Bruce Schneier: that's not what I meant!

By Richi Jennings. May 10, 2010.

In a soberly worded response to Friday's edition of The Long View, Bruce Schneier clarifies that he didn't expect anyone to think he believes that 9/11 made us safer.

I'm indebted to Bruce for clearing that up. In his response, he comments:

Terrorist attacks have a secondary purpose of impressing supporters back home, and 9/11 has upped the stakes. ... From there to 9/11 making us safer is quite a leap. ... I suppose by extension we might be safer because of it. But you'd also have to factor in the risks associated with increased police powers, the NSA spying on all of us without warrants, and the increased disregard for the law we've seen out of the U.S. government since 9/11.

Or, as Daniel Staal interpreted it:

He's saying ... terrorism has become an all-or-nothing proposition: Either you pull of something spectacular, or you fail. And the more spectacular you try to be, the more likely you are to fail.

Thanks, Bruce; apologies for misunderstanding your post. And thanks for being a good sport about it. 

While I'm talking about Friday's post, the subject of using NoSQL for the No Fly List bubbled up in one of the Slashdot threads. Thinking about this some more, I didn't really mean 'NoSQL' so much as a replicated database. As many commentators pointed out, the No Fly List is hardly likely to be a massive data set. Replicating it quickly and reliably should be a well-understood problem. Alternatively, real-time access to a centralized list might be an option.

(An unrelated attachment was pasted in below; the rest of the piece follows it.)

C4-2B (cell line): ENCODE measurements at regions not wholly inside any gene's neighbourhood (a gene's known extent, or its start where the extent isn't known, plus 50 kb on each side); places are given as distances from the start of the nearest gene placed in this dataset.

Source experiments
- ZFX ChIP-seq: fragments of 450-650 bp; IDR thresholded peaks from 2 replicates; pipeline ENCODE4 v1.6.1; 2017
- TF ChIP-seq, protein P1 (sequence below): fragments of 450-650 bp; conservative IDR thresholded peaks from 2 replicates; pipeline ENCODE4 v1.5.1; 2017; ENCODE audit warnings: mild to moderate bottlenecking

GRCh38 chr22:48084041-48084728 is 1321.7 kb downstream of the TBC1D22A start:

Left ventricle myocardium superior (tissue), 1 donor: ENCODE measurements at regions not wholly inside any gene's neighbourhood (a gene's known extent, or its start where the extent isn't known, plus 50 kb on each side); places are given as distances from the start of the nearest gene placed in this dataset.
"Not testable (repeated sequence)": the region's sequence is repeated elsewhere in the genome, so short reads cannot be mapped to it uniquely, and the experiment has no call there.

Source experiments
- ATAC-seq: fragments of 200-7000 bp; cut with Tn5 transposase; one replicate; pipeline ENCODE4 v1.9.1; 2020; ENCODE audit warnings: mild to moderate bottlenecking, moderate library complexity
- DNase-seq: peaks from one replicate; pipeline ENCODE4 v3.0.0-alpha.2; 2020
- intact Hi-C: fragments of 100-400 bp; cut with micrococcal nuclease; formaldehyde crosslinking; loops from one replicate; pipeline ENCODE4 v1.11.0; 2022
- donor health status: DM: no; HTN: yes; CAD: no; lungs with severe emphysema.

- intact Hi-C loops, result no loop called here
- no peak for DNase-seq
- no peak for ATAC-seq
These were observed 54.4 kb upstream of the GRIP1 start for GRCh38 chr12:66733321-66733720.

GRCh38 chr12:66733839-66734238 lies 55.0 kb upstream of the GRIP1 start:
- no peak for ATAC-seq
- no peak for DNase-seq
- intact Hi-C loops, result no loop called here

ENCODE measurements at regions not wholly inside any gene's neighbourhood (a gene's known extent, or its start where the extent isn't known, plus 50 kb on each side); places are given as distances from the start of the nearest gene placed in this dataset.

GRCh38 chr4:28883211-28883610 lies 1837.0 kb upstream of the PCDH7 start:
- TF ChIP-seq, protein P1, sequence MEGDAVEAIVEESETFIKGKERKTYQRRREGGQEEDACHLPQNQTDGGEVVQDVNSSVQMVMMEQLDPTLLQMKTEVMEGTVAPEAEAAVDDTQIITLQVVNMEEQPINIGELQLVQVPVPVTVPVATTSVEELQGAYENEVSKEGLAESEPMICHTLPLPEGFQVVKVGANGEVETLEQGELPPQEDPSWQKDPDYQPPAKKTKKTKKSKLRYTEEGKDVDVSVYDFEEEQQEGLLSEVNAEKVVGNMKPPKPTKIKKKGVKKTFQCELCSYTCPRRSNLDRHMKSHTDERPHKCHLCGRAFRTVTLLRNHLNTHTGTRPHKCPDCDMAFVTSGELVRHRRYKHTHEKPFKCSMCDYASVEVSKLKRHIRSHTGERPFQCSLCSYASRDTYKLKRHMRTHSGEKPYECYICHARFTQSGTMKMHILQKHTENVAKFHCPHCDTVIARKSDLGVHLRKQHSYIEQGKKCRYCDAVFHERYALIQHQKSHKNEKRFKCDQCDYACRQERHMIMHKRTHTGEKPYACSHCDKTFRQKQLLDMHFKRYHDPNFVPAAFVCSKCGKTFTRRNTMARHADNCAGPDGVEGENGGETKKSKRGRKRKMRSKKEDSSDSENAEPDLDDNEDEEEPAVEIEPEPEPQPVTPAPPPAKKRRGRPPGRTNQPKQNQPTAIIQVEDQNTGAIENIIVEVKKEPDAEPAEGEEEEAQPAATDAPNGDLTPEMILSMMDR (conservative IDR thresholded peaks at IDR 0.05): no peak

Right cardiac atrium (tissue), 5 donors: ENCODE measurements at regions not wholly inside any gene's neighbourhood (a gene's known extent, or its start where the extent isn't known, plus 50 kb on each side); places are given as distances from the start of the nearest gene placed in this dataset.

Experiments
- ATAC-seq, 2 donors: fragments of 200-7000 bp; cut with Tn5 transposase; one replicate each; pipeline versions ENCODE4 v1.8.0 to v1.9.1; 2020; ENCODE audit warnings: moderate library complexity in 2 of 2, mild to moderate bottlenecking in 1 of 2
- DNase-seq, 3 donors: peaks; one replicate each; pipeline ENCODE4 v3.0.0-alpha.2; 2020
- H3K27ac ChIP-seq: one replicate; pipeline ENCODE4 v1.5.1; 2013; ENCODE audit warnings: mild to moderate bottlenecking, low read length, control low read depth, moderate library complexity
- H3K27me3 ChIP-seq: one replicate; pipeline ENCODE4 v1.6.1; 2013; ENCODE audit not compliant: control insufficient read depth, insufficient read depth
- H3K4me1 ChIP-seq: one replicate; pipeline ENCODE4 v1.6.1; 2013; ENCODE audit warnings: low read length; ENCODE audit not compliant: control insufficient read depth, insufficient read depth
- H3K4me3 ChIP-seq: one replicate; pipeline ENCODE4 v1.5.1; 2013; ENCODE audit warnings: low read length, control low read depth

In any case, a 24-hour window for checking changes against passenger lists is utterly bonkers. Reducing it to two hours is only marginally better. And I'm waiting for the privacy outcry when mainstream media get hold of the 'news' that airlines will be sharing passenger lists with the government. (Of course, international passengers entering the U.S. have been subjected to this type of system for more than two years.)

Think about reservations systems. It's important to be able to reliably book seats on planes from anywhere in the world. If American Airlines could implement SABRE in 1960, allowing wide-area access to it by the late 1970s, why is a similar system so difficult in 2010?

Incidentally, I'm endlessly fascinated by the '9/11 truthers' who believe -- apparently sincerely -- that the U.S. government deliberately murdered 3,000 people as a pretext to start wars with those they considered evil and/or to violate the Constitution. (Not to mention the amusing diversion into whether Barack Obama's relatives said he was born in Kenya.)

Richi Jennings, blogger at large

Richi Jennings is an independent analyst/consultant, specializing in blogging, email, and security. A cross-functional IT geek since 1985, you can follow him as @richi on Twitter, pretend to be richij's friend on Facebook, or just use good old email: You can also read Richi's full profile and disclosure of his industry affiliations.

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